This exhibition includes images and ephemera of European Jews who were displaced during the war.
When Adolf Hitler came to power in Germany in the 1930s and 1940s, he issued a series of anti-Semitic decrees, depriving Jews of their civil rights. With the outbreak of WWII, many Jews chose to flee their hometowns, and a considerable number of them took refuge in Shanghai, China—a city they could travel to without a visa. Around that same time, students from the Mir Yeshiva in Vilna, Lithuania, also made their way to the far east to escape the Nazi regime, setting up yeshivas in their new home. These same students—and their families—emigrated to Brooklyn, NY, following Japan’s surrender in 1945.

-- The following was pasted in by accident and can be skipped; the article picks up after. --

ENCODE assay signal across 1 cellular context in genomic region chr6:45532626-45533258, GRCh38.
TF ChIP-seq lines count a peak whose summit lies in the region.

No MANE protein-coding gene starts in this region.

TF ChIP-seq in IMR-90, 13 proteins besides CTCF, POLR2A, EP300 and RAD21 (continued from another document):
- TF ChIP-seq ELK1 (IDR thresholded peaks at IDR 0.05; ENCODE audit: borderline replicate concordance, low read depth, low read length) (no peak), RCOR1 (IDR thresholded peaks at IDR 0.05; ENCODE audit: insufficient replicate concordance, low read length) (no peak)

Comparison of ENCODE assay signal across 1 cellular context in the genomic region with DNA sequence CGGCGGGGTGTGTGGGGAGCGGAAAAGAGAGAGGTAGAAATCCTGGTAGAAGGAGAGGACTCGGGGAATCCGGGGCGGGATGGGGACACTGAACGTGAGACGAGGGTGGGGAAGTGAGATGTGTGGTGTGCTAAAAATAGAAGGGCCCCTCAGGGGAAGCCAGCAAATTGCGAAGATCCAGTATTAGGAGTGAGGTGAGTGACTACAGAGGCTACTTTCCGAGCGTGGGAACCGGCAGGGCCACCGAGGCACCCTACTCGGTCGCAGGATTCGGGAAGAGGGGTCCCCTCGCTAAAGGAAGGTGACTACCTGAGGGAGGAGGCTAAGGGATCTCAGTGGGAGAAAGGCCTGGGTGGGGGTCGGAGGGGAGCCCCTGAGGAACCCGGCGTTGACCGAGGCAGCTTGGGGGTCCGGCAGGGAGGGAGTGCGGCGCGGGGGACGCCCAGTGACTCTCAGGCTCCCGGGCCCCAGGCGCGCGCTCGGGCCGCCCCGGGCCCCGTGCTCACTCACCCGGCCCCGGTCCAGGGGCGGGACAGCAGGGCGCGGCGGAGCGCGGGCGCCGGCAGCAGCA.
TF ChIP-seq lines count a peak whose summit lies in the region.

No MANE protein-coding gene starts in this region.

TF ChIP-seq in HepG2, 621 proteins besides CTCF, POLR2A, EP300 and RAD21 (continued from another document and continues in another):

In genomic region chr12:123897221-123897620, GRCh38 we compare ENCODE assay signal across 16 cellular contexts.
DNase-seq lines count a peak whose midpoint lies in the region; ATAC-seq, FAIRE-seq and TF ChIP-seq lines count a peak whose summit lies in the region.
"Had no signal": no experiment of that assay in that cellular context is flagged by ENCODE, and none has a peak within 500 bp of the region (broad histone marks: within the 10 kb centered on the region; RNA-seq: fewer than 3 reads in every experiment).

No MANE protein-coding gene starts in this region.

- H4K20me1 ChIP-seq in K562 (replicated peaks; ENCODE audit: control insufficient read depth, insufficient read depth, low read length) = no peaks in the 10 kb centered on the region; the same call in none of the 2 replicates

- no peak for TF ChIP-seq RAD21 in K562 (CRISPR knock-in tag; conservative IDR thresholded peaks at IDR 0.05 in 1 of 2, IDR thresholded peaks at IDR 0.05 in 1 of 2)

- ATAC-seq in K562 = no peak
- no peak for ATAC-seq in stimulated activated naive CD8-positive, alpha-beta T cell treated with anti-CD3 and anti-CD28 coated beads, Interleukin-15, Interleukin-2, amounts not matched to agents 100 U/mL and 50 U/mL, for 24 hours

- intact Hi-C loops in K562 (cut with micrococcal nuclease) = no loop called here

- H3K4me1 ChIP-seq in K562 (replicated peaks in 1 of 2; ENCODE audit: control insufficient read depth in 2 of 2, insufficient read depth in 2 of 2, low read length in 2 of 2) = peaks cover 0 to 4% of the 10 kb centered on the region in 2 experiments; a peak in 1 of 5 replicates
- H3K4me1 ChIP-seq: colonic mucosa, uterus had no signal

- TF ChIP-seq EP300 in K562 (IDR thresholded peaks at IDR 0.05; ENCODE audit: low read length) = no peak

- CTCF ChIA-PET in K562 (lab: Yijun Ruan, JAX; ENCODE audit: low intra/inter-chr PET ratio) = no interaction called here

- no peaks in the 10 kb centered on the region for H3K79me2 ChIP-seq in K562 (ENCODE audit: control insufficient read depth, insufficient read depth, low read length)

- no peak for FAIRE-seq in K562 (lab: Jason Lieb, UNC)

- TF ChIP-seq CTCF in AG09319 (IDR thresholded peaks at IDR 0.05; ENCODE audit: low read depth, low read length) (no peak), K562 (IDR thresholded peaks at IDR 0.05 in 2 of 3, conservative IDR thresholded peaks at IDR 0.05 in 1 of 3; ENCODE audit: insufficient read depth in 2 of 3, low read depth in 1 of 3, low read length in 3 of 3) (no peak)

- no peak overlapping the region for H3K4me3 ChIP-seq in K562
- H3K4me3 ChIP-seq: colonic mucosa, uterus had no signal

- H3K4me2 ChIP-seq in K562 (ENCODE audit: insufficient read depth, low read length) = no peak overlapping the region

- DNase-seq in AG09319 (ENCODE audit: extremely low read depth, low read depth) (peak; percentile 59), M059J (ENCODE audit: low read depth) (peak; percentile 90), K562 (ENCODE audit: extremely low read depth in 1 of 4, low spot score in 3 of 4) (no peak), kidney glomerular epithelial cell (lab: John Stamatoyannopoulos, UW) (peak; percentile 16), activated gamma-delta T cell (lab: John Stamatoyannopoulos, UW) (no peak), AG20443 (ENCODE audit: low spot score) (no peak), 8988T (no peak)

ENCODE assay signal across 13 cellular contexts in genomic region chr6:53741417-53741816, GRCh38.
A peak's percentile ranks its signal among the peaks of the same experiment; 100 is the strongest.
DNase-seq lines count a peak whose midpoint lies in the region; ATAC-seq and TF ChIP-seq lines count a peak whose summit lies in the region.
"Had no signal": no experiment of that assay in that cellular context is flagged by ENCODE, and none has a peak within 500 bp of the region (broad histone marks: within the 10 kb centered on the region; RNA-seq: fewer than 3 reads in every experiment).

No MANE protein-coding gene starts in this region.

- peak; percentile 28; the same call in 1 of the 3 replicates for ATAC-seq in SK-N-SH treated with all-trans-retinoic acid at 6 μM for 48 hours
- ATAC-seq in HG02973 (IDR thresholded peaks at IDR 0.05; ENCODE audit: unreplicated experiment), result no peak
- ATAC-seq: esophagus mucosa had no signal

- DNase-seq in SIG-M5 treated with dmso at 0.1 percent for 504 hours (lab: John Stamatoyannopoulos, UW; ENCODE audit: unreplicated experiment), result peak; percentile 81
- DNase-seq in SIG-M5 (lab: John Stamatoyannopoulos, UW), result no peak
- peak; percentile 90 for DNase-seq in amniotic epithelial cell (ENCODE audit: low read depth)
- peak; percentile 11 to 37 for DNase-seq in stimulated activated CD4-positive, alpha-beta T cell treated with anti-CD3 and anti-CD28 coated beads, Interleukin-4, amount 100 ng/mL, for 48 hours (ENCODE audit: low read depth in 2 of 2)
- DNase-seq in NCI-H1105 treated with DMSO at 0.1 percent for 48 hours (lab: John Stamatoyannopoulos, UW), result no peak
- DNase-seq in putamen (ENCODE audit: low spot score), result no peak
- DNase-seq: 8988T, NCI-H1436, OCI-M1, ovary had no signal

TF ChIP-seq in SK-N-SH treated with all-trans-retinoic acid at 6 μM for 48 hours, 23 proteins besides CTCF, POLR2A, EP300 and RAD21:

This exhibit is part of the multi-branch Jewish Refugees in Shanghai Incubator program series, and is put on in collaboration with the Amud Aish Memorial Musuem and the Shanghai Jewish Refugees Museum.
Preview the Exhibit
Fleeing to Shanghai
Resident Certificate. Courtesy of Chaya L. Small, shown here courtesy of Amud Aish Memorial Museum
Refugee Life in Shanghai
Notion storage box made in Shanghai, China with a pair of silver candlestick holders with Chinese inscriptions and a photo Candlesticks courtesy of Menachem Shimonowitz, notion box and photo are courtesy of Chaya L. Small, shown here courtesy of Amud Aish Memorial Museum
Marking stamp of Rabbi Meir Ashkenazi and parchment used in Shanghai, China; Gift of Miriam Pogrow, shown here courtesy of Amud Aish Memorial Museum